“One of the most fascinating archeological finds in Russia has been the discovery of hundreds of “birchbark documents” (messages written on the bark of birch trees with a sharp stylus) that were created from the 11th to the 15th century.
The birchbark documents of Novgorod are a major source for information about life in Medieval Novgorod because they are not the writings of church theologians or political leaders, but rather, personal messages, IOUs, love letters, shopping lists, and so on. One of the most fascinating items, in my mind, is a collection of children’s drawings that have been unearthed.
Children’s drawings in the Middle Ages?! Even if such things were created in period, how could they have survived to the present day? After all, finger paints, magic markers, and crayons were not yet in use, paper was far too valuable of a commodity to waste on children, and refrigerator doors were unavailable for the display of Junior’s artistic genius. Most of the products of childhood inspiration probably were expressed on the ephemeral canvas of dirt or sand.
But birchbark was a different story. The bark was widely available (although there are indications that excessive use of the medium caused a decline in the local birch population) and easily cultivated. Anyone could use it. When one was finished with the message, it was simply thrown into the mud, where the presence of water and clay created an unusually bacteria-free environment which preserved the documents. So, we have the ideal medium: cheap, easy to come by, and (thanks to unique geology) preserved for hundreds of years.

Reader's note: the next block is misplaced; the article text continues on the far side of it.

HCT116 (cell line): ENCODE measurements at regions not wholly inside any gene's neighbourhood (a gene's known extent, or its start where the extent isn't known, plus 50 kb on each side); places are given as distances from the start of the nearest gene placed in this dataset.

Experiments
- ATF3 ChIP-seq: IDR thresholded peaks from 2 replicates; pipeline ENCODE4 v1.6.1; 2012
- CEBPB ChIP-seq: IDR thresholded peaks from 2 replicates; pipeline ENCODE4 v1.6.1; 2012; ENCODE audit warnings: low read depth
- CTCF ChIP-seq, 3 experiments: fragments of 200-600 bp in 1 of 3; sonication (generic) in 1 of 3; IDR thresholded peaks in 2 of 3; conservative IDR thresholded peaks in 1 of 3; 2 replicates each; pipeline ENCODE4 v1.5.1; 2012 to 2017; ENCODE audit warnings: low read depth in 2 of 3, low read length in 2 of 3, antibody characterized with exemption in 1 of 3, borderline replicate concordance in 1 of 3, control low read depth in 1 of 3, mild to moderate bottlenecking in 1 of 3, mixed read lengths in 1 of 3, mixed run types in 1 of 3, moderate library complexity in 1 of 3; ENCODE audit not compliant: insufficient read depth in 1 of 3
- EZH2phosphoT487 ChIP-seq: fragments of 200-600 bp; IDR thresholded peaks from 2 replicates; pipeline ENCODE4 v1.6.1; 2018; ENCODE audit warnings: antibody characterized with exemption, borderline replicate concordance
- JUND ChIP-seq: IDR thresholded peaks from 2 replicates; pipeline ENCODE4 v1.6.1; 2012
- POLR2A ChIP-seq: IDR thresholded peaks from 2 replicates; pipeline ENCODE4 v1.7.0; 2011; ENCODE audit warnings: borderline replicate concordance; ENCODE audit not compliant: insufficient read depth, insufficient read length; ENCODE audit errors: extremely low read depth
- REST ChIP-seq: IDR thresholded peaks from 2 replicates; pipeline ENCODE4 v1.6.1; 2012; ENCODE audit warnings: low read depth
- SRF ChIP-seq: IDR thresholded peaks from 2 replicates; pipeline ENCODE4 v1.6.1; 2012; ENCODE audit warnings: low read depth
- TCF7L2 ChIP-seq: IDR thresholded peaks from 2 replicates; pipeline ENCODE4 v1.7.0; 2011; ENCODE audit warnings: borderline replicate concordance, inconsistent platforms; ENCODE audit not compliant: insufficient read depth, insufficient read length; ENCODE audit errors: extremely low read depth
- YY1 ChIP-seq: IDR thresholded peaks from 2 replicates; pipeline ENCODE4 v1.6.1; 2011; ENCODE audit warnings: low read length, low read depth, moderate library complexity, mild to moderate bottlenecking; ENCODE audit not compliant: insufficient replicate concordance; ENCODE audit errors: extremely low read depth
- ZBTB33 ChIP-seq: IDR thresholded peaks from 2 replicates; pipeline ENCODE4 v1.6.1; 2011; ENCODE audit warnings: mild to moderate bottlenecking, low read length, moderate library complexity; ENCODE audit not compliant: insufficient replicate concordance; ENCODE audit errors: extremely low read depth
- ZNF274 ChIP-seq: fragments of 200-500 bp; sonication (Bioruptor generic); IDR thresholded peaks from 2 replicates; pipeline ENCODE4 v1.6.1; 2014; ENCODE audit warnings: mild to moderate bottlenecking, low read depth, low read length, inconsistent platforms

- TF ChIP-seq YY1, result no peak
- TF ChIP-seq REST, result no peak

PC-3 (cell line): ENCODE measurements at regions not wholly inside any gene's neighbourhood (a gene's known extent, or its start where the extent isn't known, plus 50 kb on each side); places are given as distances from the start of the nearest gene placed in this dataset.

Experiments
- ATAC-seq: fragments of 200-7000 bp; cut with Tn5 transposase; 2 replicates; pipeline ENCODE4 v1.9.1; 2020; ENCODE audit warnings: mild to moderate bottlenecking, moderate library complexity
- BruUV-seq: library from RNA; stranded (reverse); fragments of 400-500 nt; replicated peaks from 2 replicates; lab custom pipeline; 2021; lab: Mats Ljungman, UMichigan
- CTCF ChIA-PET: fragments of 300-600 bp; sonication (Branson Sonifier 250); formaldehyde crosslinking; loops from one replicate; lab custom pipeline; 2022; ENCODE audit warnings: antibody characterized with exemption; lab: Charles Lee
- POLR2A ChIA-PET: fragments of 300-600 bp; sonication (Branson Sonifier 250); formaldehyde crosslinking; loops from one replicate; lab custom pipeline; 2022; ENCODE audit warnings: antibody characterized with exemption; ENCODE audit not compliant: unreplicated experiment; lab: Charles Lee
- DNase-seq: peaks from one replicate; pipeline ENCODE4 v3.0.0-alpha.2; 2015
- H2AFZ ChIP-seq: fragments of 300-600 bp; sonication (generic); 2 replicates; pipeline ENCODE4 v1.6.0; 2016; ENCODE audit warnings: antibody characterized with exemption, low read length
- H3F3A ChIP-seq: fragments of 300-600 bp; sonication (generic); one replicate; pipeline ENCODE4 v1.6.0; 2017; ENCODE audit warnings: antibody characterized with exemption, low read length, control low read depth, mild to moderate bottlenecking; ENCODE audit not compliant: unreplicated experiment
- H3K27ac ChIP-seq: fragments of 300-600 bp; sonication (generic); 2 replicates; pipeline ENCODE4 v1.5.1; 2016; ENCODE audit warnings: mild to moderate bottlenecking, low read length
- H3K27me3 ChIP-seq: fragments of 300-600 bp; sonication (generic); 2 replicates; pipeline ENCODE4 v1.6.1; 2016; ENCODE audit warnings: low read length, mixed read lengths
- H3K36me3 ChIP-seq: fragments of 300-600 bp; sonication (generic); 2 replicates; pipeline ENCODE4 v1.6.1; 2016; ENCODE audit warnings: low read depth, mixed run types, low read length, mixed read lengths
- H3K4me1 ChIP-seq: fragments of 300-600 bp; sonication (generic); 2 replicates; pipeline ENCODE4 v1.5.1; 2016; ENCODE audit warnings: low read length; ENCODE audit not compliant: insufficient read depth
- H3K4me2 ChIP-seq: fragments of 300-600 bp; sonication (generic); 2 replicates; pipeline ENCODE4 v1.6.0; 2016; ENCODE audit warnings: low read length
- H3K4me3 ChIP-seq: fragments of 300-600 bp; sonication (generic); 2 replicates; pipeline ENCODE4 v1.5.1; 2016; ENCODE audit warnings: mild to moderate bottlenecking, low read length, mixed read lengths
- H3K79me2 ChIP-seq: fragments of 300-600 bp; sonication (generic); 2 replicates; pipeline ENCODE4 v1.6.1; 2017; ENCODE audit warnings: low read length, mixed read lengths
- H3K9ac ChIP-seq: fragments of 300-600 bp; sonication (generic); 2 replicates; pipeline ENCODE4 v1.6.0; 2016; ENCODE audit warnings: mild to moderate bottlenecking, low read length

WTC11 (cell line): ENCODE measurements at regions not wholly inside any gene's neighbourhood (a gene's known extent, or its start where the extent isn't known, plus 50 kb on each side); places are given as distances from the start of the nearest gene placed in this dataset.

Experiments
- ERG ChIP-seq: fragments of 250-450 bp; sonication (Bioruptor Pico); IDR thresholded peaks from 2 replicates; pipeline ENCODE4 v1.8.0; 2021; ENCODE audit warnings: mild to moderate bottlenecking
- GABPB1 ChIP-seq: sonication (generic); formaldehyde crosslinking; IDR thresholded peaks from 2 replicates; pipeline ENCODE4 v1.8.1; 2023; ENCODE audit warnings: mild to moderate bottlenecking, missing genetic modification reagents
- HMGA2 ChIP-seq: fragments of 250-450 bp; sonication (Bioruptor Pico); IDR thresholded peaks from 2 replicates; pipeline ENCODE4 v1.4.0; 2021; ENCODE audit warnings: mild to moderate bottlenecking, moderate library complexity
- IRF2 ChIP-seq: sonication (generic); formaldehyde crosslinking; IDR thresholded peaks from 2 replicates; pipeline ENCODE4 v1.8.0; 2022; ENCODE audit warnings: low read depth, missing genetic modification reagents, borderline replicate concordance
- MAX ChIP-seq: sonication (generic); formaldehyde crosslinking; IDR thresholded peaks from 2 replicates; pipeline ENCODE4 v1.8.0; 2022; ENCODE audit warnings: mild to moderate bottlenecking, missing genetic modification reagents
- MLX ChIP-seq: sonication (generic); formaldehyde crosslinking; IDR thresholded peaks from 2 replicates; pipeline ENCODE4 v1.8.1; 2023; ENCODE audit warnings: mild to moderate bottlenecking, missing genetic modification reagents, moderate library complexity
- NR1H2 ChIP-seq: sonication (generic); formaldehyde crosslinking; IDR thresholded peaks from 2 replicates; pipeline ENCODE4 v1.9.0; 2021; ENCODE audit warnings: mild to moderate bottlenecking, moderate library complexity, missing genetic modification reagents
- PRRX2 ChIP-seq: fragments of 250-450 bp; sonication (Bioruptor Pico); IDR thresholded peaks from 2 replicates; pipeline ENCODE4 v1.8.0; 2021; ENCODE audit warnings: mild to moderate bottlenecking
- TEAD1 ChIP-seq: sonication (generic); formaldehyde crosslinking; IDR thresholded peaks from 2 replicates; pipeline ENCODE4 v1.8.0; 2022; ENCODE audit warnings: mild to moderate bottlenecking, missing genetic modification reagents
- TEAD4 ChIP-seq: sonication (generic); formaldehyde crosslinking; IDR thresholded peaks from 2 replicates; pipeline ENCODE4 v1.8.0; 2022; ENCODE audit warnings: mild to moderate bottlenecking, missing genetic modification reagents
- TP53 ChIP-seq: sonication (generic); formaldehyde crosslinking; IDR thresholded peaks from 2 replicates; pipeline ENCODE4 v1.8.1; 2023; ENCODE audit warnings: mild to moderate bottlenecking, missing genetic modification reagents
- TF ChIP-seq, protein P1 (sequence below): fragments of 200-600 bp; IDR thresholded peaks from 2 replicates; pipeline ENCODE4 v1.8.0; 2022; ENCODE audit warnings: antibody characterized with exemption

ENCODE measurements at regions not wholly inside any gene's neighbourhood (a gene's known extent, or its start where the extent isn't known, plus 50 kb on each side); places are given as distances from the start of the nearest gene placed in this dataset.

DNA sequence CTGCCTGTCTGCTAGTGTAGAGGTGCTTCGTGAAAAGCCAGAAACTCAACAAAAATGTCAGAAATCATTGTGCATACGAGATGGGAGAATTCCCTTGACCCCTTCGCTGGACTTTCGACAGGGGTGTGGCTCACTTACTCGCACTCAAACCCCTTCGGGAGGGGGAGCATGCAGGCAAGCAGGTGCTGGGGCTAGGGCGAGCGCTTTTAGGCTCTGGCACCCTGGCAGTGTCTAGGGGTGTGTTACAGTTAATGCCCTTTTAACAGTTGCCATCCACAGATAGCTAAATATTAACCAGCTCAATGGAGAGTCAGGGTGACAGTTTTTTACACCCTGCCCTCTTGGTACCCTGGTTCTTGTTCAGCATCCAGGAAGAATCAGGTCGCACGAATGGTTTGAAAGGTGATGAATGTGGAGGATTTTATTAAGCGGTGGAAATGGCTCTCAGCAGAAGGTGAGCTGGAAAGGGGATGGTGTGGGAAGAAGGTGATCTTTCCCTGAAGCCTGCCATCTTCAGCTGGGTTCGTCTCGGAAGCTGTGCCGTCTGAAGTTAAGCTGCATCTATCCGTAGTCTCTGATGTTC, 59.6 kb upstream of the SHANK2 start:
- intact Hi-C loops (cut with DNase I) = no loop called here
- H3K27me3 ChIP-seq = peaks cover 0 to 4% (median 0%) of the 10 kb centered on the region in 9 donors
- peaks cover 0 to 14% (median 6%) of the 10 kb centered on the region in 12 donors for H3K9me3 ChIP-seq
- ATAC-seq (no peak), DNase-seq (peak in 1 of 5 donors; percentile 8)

The drawings from Novgorod that we have found appear to all come from a Russian boy named Onfim, who lived at the end of the twelfth century or beginning of the thirteenth century in the city of Novgorod. By the estimate of the archaeologists who unearthed his works, he was around seven years old at the time that he made these drawings.
Onfim was being taught to write, but he was obviously restless with his lessons and when he could get away with it, he intermixed his assignments with doodlings. In this first example, he started to write out the first eleven letters of the alphabet in the upper right corner, but got bored and drew a picture of himself as a grown-up warrior impaling an enemy with his spear. To remove any doubt about the identity of the warrior, he even labeled the person on the horse as “Onfim.”
Fantasies of becoming a mighty warrior were not the only things that Onfim thought up though. In another example, he took the piece of bark that he was practicing on (left), turned it over (right), and drew a picture of himself disguised as a wild beast (which he identified by writing “I am a wild beast” [Ia zver’] over it). The beast, with its long tongue (or fiery breath), is apparently still a friendly beast as it is carrying a sign that reads “Greetings from Onfim to Danilo” [Poklon ot Onfima ko Danile]. Danilo (i.e., Daniel) was probably a friend, perhaps even a schoolmate sitting next to Onfim.
Onfim liked to draw people and while his artistic aptitude may have been lacking, he was prolific.”
This is very charming evidence that the way seven-year-old boys doodle in class hasn’t changed in eight hundred years.
Спасибо, Onfim. Я надеюсь, что у вас была большая жизнь!
What has changed is the reaction those drawings might produce now.
In many modern schools Onfim showing himself as a warrior spearing an enemy wouldn’t be a sign of patriotism (defending the homeland), wanting to be a bogatyr warrior (ambition) or just mythic daydreams like his monster (imagination). It might instead get such a “possibly troubled” child sent to the principal’s office and his parents called in for a serious talk…